To the contrary, the publisher enjoys a prerogative to not publish based on nothing more than opinion that material does not seem factual, and to state that opinion if it wants to. I don’t think expressing that prerogative in terms of policy makes the privilege narrower. If anything, it makes it broader.

      As I said above, support for this libel claim seems to be coming largely from folks who want to use the legal system to shore up a shaky political back-story. As time passes, I begin to wonder what purpose is served by trying to keep that tale alive after political events have bypassed it.

      1. The issue at hand is not Twitter’s decision to publish or not. I doubt you would find anyone here who would argue an imperative to publish against their wishes (but they would rightly be called to task for being hypocritical and biased in their patterns of what they choose to publish or not… but that is not the issue at hand).

        The issue is that in their statement explaining their otherwise legal decision to not publish they made a claim of fact that the material was hacked. It is this claim, and it alone (as opposed to the actual decision to publish or not) that gives rise to this case.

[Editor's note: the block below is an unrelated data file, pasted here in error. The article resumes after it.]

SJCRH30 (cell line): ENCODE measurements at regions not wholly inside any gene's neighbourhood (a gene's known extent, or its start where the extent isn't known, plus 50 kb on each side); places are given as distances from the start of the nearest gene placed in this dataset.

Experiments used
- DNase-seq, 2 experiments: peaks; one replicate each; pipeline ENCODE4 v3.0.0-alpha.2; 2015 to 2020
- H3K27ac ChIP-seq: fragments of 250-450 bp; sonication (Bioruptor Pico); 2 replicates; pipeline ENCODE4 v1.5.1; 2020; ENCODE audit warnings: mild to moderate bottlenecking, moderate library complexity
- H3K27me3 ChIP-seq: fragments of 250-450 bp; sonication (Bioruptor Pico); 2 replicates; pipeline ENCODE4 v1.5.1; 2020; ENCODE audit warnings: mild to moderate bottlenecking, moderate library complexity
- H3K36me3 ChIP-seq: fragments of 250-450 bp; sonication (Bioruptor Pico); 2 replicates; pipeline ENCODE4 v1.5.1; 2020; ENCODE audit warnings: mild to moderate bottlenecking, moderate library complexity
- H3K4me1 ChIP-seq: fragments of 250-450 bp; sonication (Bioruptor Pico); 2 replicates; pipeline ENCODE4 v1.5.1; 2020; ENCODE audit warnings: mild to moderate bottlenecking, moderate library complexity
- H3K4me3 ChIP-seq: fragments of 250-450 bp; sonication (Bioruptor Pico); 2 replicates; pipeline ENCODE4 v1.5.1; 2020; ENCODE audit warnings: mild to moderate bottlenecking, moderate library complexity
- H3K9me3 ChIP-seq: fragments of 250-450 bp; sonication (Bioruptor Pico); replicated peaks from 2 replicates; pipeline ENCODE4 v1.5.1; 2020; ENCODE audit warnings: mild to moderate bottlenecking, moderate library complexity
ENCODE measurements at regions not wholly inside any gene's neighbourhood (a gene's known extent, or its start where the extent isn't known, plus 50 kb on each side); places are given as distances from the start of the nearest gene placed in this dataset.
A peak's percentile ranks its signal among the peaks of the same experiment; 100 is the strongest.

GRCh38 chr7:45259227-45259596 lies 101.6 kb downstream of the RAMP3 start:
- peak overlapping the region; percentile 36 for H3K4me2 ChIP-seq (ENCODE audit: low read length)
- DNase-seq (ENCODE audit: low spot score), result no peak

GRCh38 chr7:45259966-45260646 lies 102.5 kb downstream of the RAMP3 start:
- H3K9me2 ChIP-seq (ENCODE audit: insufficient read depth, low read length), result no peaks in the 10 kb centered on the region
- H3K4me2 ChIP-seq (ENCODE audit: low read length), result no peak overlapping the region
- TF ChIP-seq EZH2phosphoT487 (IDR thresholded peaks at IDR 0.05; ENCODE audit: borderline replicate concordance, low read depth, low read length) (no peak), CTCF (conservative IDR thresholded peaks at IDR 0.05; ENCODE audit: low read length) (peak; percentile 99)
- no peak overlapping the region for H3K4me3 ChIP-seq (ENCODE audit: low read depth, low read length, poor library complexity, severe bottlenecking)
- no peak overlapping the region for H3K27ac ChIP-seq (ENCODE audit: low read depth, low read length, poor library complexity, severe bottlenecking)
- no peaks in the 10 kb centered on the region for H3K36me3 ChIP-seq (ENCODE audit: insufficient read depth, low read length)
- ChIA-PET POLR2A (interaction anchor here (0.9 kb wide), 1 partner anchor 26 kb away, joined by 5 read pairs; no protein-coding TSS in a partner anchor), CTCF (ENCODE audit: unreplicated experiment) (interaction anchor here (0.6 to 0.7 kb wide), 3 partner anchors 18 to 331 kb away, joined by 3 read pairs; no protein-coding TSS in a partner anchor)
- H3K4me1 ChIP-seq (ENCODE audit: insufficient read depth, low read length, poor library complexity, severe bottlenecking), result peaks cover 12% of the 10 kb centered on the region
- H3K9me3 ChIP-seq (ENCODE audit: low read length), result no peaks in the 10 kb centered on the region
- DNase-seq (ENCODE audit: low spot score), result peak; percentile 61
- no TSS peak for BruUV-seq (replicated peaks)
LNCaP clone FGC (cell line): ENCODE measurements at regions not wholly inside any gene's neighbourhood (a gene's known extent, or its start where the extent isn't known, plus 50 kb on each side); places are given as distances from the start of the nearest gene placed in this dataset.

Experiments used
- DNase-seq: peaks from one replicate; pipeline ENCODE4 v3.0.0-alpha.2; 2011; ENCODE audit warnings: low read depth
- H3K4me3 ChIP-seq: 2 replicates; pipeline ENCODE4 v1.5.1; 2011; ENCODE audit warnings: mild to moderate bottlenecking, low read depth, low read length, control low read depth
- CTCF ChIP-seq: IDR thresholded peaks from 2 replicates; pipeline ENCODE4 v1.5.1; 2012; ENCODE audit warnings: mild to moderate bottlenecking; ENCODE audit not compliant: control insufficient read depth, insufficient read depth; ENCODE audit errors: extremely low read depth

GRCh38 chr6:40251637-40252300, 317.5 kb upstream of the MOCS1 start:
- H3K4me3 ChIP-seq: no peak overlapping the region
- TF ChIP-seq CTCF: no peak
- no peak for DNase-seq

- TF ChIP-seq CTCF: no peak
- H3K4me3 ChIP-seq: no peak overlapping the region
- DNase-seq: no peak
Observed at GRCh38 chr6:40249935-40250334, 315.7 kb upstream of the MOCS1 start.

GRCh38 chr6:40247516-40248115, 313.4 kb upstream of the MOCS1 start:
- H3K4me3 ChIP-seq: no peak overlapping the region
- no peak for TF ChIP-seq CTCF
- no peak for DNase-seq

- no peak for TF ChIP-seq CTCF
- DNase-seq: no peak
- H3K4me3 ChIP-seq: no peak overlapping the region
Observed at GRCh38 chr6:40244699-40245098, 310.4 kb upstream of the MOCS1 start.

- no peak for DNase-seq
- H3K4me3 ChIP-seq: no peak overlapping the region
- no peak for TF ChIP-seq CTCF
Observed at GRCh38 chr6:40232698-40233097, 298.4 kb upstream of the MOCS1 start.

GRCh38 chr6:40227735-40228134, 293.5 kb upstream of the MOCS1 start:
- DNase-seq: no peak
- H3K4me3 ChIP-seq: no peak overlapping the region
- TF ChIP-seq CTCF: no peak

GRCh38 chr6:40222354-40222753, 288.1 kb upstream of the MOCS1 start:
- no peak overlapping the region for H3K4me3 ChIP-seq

They say the material was hacked. That requires that there be a hacker, one who has committed the act (often explicitly illegal act, and illegal as by Twitter’s own definitions at the time of their statement) of hacking. The store is then implied to be the provider of hacked material to the Post. Without any further statement then a rational person would conclude that the store is not only the source of the data, but also the hacker that obtained the data illegally. If the laptop is Biden’s and he did drop it off himself (should be provable with store records and receipts) then who possessed it between Hunter holding it and the techie receiving it over the counter that could be the hacker thereby giving Twitter an out by saying “We never ment the store did it!”? That is a bridge too far… that a phantom hack took place as the computer was passed over the counter and placed otherwise non-existent data onto the laptop that was illegally sourced elsewhere?

        C’mon son!

        1. The issue is that in their statement explaining their otherwise legal decision to not publish they made a claim of fact that the material was hacked.

          For the life of me, I cannot understand why it would not be equally justifiable, or more justifiable, to substitute, “statement of opinion,” for, “claim of fact.” Nothing you say in the rest of your comment seems to be a cogent argument to the contrary.